In 1947, King Michael I was forced by the Communists to abdicate and leave the country, Romania was proclaimed a republic , and remained under direct military and economic control of the USSR until the late 1950s. During this period, Romania’s resources were drained by the “SovRom” agreements: mixed Soviet-Romanian companies established to mask the looting of Romania by the Soviet Union.
Soviet occupation following World War II led to the formation of a communist People’s Republic in 1947, and the abdication of King Michael, who went into exile. The leader of Romania from 1948 to his death in 1965 was Gheorghe Gheorghiu-Dej, the First Secretary of the Romanian Workers’ Party, who first sowed the seeds of greater independence from the Soviet Union by persuading Soviet First Secretary Nikita Khrushchev to withdraw troops from Romania in April 1958.
After the negotiated retreat of Soviet troops, Romania, under the new leadership of Nicolae Ceauşescu, started to pursue independent policies. Such examples are the condemnation of the Soviet-led 1968 invasion of Czechoslovakia (being the only Warsaw Pact country not to take part in the invasion), the continuation of diplomatic relations with Israel after the Six-Day War of 1967 (again, the only Warsaw Pact country to do so), the establishment of economic (1963) and diplomatic (1967) relations with the Federal Republic of Germany, and so forth. Also, close ties with the Arab countries (and the PLO) allowed Romania to play a key role in the Israel–Egypt and Israel-PLO peace processes by intermediating the visit of Sadat in Israel. A short-lived period of relative economic well-being and openness followed in the late 1960s and the beginning of the 1970s. As Romania’s foreign debt sharply increased between 1977 and 1981 (from 3 to 10 billion US dollars), the influence of international financial organisations such as the IMF or the World Bank grew, conflicting with Nicolae Ceauşescu‘s autarchic policies. Ceauşescu eventually initiated a project of total reimbursement of the foreign debt (completed in 1989, shortly before his overthrow). To achieve this goal, he imposed policies that impoverished Romanians and exhausted the Romanian economy. He greatly extended the authority police state and imposed a cult of personality. These led to a dramatic decrease in Ceauşescu-popularity and culminated in his overthrow and execution in the bloody Romanian Revolution of 1989.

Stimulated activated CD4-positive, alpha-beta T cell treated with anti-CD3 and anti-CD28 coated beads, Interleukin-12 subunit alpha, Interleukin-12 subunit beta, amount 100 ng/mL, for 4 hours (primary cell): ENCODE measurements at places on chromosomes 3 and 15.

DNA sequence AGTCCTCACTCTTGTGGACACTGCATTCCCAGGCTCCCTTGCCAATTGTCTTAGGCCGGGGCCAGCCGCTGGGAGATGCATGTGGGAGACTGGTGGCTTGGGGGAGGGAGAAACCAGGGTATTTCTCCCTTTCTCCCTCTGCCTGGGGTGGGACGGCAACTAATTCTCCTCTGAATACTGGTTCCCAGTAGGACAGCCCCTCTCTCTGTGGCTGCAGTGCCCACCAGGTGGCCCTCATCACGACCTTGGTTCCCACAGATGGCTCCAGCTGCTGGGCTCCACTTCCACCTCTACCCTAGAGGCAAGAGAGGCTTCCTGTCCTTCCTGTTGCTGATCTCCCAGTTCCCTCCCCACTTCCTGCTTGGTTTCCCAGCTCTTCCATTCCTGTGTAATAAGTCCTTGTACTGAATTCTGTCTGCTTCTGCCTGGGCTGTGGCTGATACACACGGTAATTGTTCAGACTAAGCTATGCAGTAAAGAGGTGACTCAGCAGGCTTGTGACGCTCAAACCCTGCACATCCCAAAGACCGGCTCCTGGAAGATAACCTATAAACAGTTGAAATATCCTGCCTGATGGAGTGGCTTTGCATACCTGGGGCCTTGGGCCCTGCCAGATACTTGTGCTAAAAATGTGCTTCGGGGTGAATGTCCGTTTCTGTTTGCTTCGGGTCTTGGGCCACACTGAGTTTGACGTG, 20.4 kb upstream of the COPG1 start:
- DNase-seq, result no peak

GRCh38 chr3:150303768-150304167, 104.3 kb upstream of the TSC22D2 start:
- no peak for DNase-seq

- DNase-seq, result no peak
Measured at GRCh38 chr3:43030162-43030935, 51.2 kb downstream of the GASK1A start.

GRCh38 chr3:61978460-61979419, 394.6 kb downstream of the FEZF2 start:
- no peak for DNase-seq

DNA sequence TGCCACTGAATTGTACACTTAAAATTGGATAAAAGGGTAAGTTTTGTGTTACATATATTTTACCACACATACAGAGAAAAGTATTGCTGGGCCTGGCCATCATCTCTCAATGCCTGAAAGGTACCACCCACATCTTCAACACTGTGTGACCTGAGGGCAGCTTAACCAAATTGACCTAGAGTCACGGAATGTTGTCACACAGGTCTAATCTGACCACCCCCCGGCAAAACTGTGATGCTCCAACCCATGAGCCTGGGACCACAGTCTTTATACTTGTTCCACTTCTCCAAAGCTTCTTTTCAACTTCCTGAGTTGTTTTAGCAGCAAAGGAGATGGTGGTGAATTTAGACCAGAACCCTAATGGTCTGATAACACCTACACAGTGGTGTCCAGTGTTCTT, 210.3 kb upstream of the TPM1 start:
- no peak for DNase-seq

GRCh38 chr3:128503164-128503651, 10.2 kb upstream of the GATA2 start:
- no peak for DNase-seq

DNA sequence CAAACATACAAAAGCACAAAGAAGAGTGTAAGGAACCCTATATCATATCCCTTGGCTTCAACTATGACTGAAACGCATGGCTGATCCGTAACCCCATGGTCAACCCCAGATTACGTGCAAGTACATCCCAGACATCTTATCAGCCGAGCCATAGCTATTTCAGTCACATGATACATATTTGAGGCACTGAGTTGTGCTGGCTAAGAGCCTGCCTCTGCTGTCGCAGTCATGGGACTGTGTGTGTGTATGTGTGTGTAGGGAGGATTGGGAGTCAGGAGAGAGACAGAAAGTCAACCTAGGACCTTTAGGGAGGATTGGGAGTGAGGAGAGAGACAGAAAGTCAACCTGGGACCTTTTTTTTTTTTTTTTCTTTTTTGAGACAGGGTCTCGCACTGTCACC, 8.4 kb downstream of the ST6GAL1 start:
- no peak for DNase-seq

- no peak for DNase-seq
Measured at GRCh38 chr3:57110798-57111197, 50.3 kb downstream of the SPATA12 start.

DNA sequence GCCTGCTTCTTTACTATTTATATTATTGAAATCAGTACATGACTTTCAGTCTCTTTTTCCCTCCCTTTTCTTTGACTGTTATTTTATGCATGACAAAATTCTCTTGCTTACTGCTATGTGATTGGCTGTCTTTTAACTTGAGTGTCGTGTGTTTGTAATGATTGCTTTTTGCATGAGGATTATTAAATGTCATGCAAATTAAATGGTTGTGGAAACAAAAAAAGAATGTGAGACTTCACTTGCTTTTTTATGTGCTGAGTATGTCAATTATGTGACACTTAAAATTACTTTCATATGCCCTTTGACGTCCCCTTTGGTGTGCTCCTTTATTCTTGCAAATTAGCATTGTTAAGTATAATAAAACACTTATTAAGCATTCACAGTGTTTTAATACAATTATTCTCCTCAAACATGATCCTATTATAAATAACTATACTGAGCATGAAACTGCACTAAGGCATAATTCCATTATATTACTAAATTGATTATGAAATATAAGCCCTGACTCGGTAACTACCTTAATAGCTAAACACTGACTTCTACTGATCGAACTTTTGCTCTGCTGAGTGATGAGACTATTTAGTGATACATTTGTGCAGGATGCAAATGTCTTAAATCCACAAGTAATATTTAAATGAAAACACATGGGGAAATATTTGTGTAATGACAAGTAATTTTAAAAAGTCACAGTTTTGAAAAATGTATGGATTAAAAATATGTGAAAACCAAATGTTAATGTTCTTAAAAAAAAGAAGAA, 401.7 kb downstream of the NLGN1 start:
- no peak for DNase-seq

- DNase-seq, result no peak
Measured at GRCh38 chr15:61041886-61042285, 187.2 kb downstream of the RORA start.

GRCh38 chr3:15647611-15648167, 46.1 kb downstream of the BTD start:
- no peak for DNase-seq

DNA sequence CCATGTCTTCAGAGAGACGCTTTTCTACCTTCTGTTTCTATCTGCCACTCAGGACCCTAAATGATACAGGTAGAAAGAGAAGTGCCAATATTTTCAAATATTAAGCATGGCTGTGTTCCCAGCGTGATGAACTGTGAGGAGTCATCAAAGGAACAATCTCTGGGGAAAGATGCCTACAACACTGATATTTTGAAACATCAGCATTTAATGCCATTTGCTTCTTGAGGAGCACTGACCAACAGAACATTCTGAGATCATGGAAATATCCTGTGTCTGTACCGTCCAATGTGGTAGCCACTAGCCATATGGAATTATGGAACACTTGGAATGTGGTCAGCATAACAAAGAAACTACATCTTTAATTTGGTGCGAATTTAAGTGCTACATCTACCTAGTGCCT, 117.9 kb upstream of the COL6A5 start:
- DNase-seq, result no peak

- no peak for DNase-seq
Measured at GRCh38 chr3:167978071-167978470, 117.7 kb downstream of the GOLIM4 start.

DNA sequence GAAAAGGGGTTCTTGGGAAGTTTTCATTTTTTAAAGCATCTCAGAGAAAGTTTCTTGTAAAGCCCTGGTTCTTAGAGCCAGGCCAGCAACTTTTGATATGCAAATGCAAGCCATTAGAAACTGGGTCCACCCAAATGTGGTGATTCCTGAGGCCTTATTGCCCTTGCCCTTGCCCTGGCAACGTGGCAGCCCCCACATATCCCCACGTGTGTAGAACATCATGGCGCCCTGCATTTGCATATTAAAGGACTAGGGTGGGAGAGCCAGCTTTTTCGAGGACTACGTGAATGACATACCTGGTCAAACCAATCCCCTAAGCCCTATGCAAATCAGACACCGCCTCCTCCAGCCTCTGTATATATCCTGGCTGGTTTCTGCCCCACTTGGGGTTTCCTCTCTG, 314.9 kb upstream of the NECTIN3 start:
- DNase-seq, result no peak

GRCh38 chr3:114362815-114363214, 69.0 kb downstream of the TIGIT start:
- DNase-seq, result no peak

Seduced by Ceauşescu’s “Independent” foreign policy, Western leaders were slow to turn against a regime that, by the late 1970s, had become increasingly arbitrary, capricious and harsh. Rapid economic growth fueled by foreign credits gradually gave way to wrenching austerity and severe political repression, which became increasingly draconian through the 1980s. During the 1947–1962 period, many people were arbitrarily killed or imprisoned for political, economic or unknown reasons: detainees in prisons or camps, deported, persons under house arrest, and administrative detainees. There were hundreds of thousands of abuses, deaths and incidents of torture against a large range of people, from political opponents to ordinary citizens. Between 60,000 and 80,000 political prisoners were detained as psychiatric patients and treated in some of the most sadistic ways by doctors. Even though between 1962 and 1964 some political prisoners were freed in a series of amnesties it is estimated that, in total, two million people were direct victims of Communism’s repression.
 1989 Revolution
The Romanian Revolution of 1989 resulted in more than 1,000 deaths in Timişoara and Bucharest, and brought about the fall of Ceauşescu and the end of the Communist regime in Romania. After a weeklong state of unrest in Timişoara, a mass rally summoned in Bucharest in support of Ceauşescu on December 21, 1989 turned hostile. The Ceauşescu couple, fleeing Bucharest by helicopter, ended up in the custody of the army. After being tried and convicted by a kangaroo court for genocide and other crimes, they were executed on December 25, 1989. The events of this revolution remain to this day a matter of debate, with many conflicting theories as to the motivations and even actions of some of the main players.